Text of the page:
With the holiday season approaching, the San Mateo Police Department is encouraging visitors to downtown San Mateo and other shopping centers to be aware of potential thefts and take proper precautions.
“The holiday season presents some very unique challenges when it comes to safety, especially as it applies to theft and property crimes,” San Mateo Police Chief Ed Barberini said.
Speaking at a Nov. 10 San Mateo Real Talk police event about retail thefts in San Mateo, Officer Michael Nguyen, an officer who covers the downtown beat, said thieves are often attracted to parking garages and cars that have visible items and encouraged people to report any suspicious activity. The Real Talk event allowed residents to ask questions and get advice about preventing retail and property thefts during the holiday season.
“This is the season where a lot of people are shopping, having fun and exploring the downtown area, but often we leave some of our belongings in our car for convenience, and it’s visible,” Nguyen said. “That is often a sign for groups or even individuals looking to commit thefts.”
Robert Anderson is a retired police officer and a member of the Downtown San Mateo Association Board of Directors. The organization is a business merchant association that works to help businesses with various issues. Anderson said the holiday season is one of the busiest times of year for downtown and can create circumstances for potential thefts. Anderson said San Mateo is safe, but car break-ins are the most likely thing to happen downtown. Anderson said a man he knew left a briefcase in his car for 10 minutes downtown and had his windows smashed and the briefcase stolen.
“If you are going to become a victim of a crime in San Mateo or downtown, probably the biggest thing is from a vehicle,” Anderson said.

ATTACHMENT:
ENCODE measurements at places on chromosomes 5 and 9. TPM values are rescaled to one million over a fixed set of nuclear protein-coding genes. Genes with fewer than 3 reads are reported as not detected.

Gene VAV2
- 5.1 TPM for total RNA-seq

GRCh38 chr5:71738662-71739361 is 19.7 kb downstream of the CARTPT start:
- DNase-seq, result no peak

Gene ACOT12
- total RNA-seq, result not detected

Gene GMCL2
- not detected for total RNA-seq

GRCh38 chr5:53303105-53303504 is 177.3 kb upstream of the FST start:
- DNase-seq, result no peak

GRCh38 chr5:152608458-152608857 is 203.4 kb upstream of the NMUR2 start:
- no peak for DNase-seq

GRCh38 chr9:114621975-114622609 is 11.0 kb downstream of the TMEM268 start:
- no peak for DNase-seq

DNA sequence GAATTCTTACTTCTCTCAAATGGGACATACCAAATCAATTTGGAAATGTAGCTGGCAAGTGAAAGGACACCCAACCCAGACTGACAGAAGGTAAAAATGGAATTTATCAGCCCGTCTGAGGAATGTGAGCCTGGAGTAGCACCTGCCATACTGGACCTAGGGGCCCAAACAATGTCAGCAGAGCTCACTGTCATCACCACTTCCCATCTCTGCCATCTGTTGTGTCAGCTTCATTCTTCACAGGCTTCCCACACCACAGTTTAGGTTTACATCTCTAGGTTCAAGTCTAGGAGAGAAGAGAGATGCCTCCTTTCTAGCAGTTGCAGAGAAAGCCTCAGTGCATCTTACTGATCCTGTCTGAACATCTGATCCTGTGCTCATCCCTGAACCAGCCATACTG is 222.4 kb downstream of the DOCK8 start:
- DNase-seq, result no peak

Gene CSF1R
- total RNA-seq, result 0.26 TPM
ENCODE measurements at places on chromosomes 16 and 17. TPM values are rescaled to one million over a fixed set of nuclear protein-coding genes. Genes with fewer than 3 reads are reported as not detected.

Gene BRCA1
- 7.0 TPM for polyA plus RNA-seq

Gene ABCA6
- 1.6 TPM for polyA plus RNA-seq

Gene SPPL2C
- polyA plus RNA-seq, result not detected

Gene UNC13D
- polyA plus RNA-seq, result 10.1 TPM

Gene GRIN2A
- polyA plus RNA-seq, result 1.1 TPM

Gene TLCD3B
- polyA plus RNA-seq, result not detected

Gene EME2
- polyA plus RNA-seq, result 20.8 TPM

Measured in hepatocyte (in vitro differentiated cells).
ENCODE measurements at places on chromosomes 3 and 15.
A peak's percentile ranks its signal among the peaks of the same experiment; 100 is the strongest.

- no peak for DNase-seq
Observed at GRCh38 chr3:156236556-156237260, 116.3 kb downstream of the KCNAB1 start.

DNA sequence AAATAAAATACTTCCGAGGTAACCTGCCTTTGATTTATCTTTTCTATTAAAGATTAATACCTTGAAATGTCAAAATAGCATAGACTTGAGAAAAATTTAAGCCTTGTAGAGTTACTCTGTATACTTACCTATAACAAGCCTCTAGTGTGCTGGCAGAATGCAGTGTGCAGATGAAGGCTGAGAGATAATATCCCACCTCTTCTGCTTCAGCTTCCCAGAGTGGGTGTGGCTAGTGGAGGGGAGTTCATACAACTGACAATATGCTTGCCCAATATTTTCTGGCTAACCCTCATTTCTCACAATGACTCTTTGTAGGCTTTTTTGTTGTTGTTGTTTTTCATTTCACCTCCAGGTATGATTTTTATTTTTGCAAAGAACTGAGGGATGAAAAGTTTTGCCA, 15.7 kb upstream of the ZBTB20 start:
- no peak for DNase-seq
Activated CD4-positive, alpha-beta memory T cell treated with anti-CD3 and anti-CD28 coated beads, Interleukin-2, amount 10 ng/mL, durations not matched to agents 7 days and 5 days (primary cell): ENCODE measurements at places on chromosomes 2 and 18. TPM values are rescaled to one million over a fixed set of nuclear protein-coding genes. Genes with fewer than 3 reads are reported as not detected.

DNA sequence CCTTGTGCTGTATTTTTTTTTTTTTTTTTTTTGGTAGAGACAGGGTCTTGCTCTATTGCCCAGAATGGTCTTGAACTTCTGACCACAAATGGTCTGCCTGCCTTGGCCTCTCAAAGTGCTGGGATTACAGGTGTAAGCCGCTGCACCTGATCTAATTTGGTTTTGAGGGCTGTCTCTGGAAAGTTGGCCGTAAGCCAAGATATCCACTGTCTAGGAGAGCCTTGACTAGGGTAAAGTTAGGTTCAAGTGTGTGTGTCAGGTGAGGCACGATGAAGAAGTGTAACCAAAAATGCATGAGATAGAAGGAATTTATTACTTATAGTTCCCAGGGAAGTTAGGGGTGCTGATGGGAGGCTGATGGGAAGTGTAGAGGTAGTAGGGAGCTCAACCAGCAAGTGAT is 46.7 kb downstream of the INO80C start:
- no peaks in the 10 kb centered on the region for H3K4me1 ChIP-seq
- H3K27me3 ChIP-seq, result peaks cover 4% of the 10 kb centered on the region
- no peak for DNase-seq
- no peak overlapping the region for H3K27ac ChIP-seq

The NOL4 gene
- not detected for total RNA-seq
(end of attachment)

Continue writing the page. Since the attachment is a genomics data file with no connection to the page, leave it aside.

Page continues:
Anderson said the stores most targeted downtown include jewelry and eyeglass stores. Most thieves operate in teams and have someone distract the owner while another steals. Anderson said he advises stores to not overload the storefront window with many displays and to have cameras. He noted the San Mateo Police Department caught a jewel thief who stole from jewelry stores after identifying him through good video cameras.
“If it weren’t for that good video camera, it would have been very difficult to apprehend them,” Anderson said.
Peter Lee, a security director for the Hillsdale Shopping Center, said thefts are primarily smash-and-grabs from groups that result in a lot of stolen property. Since July, Officer Alison Gilmore said a Victoria’s Secret store at Hillsdale has been hit around 20 times and lost approximately $160,000 in merchandise, with the biggest take of about $22,000. Officer Carmen Chice said police coordinated efforts with Hillsdale security, the Victoria’s Secret store and the California Highway Patrol to gather data and surveillance photos. Chice said the result has been successful, identifying several suspects and cars involved in the organized retail thefts.
San Mateo police have also launched a new catalytic converter theft prevention program by placing an ultra-destruct sticker with a serial number on a cold catalytic converter. When the engine is heated, the metal etching fluid is etched onto it and registered in a database, allowing law enforcement to trace the converter if it is stolen and later recovered. The first 500 San Mateo residents can participate in the free program starting Nov. 14, with hopes to make more kits available later. Barberini said he hopes the program and new state laws that restrict who can buy and sell catalytic converts will have a significant impact.
“We are hoping to put a pretty big dent in what we see when it comes to these types of thefts,” Barberini said.
People can go to cityofsanmateo.org/4686/Catalytic-Converter-Theft-Prevention-Pro for more information about the program.